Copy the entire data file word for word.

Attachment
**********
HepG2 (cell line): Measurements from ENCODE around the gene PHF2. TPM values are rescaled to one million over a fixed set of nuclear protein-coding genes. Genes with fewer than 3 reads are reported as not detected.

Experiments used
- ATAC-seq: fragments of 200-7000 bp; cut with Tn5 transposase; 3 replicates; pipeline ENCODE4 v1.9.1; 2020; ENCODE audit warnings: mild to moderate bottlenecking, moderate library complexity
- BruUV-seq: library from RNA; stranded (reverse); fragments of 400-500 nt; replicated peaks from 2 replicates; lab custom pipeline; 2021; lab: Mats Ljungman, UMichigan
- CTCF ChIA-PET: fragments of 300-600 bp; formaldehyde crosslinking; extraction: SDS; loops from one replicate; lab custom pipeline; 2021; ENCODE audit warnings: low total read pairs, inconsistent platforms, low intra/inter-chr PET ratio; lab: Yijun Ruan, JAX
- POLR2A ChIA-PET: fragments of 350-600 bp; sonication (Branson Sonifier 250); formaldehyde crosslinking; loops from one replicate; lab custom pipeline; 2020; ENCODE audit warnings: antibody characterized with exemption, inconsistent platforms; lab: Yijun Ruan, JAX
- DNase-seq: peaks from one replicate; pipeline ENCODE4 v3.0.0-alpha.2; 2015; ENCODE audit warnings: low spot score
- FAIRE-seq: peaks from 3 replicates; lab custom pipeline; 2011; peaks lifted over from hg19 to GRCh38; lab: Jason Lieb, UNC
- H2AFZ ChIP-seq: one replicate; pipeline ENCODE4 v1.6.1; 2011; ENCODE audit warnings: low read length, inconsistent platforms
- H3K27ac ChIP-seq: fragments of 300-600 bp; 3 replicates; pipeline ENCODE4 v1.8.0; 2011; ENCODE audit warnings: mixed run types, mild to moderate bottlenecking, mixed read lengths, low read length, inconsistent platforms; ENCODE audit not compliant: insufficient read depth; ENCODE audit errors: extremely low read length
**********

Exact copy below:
HepG2 (cell line): Measurements from ENCODE around the gene PHF2. TPM values are rescaled to one million over a fixed set of nuclear protein-coding genes. Genes with fewer than 3 reads are reported as not detected.

Experiments used
- ATAC-seq: fragments of 200-7000 bp; cut with Tn5 transposase; 3 replicates; pipeline ENCODE4 v1.9.1; 2020; ENCODE audit warnings: mild to moderate bottlenecking, moderate library complexity
- BruUV-seq: library from RNA; stranded (reverse); fragments of 400-500 nt; replicated peaks from 2 replicates; lab custom pipeline; 2021; lab: Mats Ljungman, UMichigan
- CTCF ChIA-PET: fragments of 300-600 bp; formaldehyde crosslinking; extraction: SDS; loops from one replicate; lab custom pipeline; 2021; ENCODE audit warnings: low total read pairs, inconsistent platforms, low intra/inter-chr PET ratio; lab: Yijun Ruan, JAX
- POLR2A ChIA-PET: fragments of 350-600 bp; sonication (Branson Sonifier 250); formaldehyde crosslinking; loops from one replicate; lab custom pipeline; 2020; ENCODE audit warnings: antibody characterized with exemption, inconsistent platforms; lab: Yijun Ruan, JAX
- DNase-seq: peaks from one replicate; pipeline ENCODE4 v3.0.0-alpha.2; 2015; ENCODE audit warnings: low spot score
- FAIRE-seq: peaks from 3 replicates; lab custom pipeline; 2011; peaks lifted over from hg19 to GRCh38; lab: Jason Lieb, UNC
- H2AFZ ChIP-seq: one replicate; pipeline ENCODE4 v1.6.1; 2011; ENCODE audit warnings: low read length, inconsistent platforms
- H3K27ac ChIP-seq: fragments of 300-600 bp; 3 replicates; pipeline ENCODE4 v1.8.0; 2011; ENCODE audit warnings: mixed run types, mild to moderate bottlenecking, mixed read lengths, low read length, inconsistent platforms; ENCODE audit not compliant: insufficient read depth; ENCODE audit errors: extremely low read length